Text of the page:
Students concerned with safety on Muni

Harassment and violence on Muni is a serious problem, according to a majority of San Francisco public high school students surveyed.

Safety on Muni was deemed a “very serious problem” by 28 percent of students and “somewhat serious” by another 30 percent, according to the survey, conducted by San Francisco-based David Binder Research.

The survey of 8,144 students was conducted in February and students were polled on a variety of factors, from school food to security guards.

The district’s Safe School Task Force, made up of representatives from schools, Muni and the Police Department, are constantly working on ways to make public transit safer for students, said Trish Bascom, associate superintendent for student-support services at the San Francisco Unified School District.

“There’s been intimidation, harassment, verbal abuse and some fighting,” Bascom said. “Muni has procedures — they stop the bus and call the police. Often the perpetrators escape, but we have cameras, and in many cases we’ve been able to identify them.”

Muni workers ride buses along with students to minimize conflicts, and they work with school-based police to focus on recurring issues, according to Municipal Transportation Agency spokesman Judson True.

“We work closely with the school district and police to provide a safe environment for all of our customers,” True said.

Additionally, 61 percent of the students surveyed listed a lack of job prospects as a serious problem, more serious than fights at school, lack of after-school activities and trouble connecting with their peers.

“I want a job where I can make money for college — but I can’t get a job unless it’s at my school, because I’m only 15½,” said Mission High School sophomore Nicole Brooks, who said her peers who can legally work at 16 also struggle to find jobs.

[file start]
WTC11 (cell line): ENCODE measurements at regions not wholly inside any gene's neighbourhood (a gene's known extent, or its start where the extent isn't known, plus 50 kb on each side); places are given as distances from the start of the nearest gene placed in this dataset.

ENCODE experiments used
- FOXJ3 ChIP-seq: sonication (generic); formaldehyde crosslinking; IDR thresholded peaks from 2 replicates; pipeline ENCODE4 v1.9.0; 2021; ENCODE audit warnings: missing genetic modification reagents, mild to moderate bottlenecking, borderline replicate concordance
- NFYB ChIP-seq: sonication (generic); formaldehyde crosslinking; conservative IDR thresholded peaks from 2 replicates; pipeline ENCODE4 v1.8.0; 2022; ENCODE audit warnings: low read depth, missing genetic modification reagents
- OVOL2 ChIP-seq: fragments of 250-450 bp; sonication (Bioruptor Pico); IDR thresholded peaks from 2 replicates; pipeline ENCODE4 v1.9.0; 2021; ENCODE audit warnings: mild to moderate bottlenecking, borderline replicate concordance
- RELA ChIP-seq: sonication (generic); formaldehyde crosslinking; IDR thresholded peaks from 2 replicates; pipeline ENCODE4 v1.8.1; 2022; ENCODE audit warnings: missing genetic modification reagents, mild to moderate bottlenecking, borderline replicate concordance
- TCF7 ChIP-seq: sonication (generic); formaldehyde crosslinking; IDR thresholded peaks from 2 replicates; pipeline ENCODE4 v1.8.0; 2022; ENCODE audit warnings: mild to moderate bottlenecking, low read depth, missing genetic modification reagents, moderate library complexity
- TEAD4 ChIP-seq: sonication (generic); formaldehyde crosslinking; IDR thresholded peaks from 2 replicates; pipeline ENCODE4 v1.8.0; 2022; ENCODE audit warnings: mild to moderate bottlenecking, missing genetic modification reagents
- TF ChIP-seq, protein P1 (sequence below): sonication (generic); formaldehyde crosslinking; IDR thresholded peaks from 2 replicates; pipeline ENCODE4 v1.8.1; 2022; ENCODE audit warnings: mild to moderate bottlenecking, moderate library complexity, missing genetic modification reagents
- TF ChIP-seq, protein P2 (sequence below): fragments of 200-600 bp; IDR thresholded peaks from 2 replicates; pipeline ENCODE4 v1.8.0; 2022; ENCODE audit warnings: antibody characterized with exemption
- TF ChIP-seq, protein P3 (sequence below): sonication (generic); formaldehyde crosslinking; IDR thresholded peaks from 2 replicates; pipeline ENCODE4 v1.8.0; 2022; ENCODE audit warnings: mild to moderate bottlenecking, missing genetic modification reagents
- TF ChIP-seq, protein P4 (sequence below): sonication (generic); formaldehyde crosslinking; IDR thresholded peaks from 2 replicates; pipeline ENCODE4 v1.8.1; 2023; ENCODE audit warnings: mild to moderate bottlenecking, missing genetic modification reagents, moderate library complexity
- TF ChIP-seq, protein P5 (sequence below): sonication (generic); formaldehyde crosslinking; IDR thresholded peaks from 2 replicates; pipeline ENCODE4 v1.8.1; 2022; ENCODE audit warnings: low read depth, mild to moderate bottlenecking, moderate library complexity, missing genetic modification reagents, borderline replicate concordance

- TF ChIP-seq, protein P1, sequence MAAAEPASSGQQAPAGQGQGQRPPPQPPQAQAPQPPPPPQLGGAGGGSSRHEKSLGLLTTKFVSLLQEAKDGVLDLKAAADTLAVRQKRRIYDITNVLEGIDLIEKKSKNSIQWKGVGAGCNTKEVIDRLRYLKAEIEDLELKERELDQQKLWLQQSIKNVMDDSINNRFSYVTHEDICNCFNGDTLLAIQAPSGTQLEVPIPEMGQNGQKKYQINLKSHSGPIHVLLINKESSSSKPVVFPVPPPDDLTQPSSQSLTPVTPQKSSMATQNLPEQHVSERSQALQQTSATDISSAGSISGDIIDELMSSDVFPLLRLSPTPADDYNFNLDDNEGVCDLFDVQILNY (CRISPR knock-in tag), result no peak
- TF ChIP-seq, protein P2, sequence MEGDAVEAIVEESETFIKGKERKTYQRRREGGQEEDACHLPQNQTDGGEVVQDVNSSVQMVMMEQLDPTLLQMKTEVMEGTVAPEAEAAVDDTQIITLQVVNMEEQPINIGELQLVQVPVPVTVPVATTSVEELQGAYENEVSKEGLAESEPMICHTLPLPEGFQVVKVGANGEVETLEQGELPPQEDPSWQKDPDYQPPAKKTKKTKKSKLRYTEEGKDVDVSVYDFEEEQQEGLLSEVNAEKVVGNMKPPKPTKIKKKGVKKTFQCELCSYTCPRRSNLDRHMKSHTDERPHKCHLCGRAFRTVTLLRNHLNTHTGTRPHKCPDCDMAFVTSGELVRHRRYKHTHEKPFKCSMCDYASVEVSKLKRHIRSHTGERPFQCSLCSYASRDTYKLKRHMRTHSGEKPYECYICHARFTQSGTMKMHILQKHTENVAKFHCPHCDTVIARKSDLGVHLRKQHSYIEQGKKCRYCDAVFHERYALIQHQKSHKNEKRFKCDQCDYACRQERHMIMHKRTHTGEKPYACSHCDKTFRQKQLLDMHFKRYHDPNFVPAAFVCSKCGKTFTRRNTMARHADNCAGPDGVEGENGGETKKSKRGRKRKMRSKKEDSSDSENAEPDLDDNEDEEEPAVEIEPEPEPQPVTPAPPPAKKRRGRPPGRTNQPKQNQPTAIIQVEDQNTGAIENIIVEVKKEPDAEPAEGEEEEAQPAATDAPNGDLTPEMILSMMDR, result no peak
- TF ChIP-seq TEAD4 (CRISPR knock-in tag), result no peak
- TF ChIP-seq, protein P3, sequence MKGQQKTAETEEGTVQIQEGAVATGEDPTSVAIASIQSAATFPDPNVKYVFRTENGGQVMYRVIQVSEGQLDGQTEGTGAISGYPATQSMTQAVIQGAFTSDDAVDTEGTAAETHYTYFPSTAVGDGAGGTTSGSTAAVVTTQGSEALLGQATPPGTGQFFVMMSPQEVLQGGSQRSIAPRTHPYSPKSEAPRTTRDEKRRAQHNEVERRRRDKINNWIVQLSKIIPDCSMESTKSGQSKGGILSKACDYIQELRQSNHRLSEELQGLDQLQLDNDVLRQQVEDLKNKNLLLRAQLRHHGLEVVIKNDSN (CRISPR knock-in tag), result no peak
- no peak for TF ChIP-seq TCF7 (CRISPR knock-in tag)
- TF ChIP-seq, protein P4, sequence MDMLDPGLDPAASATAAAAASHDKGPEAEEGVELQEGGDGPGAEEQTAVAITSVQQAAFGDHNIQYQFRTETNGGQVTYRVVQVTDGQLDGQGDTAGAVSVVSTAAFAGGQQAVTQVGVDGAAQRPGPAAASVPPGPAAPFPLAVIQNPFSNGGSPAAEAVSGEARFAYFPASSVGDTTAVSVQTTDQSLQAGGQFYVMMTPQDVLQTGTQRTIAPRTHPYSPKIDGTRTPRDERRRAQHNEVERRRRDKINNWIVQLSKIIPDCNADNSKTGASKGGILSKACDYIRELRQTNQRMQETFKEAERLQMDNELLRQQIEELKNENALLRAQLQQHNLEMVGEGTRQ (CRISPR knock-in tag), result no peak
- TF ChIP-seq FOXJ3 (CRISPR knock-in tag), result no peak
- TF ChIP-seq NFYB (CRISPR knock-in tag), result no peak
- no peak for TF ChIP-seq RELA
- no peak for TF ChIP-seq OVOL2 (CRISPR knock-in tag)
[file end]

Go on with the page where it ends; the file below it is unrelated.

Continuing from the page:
California teens had an 18.4 percent unemployment rate in February — triple the adult average of 5.5 percent, according to a report from the U.S. Bureau of Labor Statistics.

A number of factors — including lack of education and job skills, as well as the fact that their hours are limited during the school year — put teens at a disadvantage for jobs, according to Ruth Kavanagh, a labor marker consultant for the Economic Development Department.

On a more positive note, 74 percent of students said their school is headed in the right direction.

bwinegarner@examiner.com

Bay Area NewsLocalTransittransportation

Just Posted

Cabernet sauvignon grapes sat in a container after being crushed at Smith-Madrone Winery in St. Helena. (Courtesy Smith-Madrone Winery)
San Francisco’s ‘Champagne problems’ — Wine industry suffers supply chain woes

‘Everywhere you turn, things that were easy are no longer easy’

Glasses behind the bar at LUNA in the Mission District on Friday, Oct. 15, 2021. Glassware is just one of the many things restaurants have had trouble keeping in stock as supply chain problems ripple outward. (Kevin N. Hume/The Examiner)
SF restaurants face product shortages and skyrocketing costs

‘The supply chain crisis has impacted us in almost every way imaginable’

A Giants fans hangs his head in disbelief after the Dodgers won the NLDS in a controversial finish to a tight Game 5. (Chris Victorio/Special to The Examiner)
Giants dream season ends at the hands of the Dodgers, 2-1

A masterful game comes down to the bottom of the ninth, and San Francisco came up short

<strong>Workers with Urban Alchemy and the Downtown Streets Team clean at Seventh and Market streets on Oct. 12. <ins>(Kevin N. Hume/The Examiner)</ins> </strong>
<ins></ins>
Why is it so hard to keep San Francisco’s streets clean?

Some blame bureaucracy, others say it’s the residents’ fault

Speaker of the House Nancy Pelosi — seen in Washington, D.C., on Tuesday — touted Congressional Democrats’ infrastructure bill in San Francisco on Thursday. (Stefani Reynolds/The New York Times)
Pelosi touts infrastructure bill as it nears finish line

Climate change, social safety net among major priorities of Democrats’ 10-year funding measure

Most Read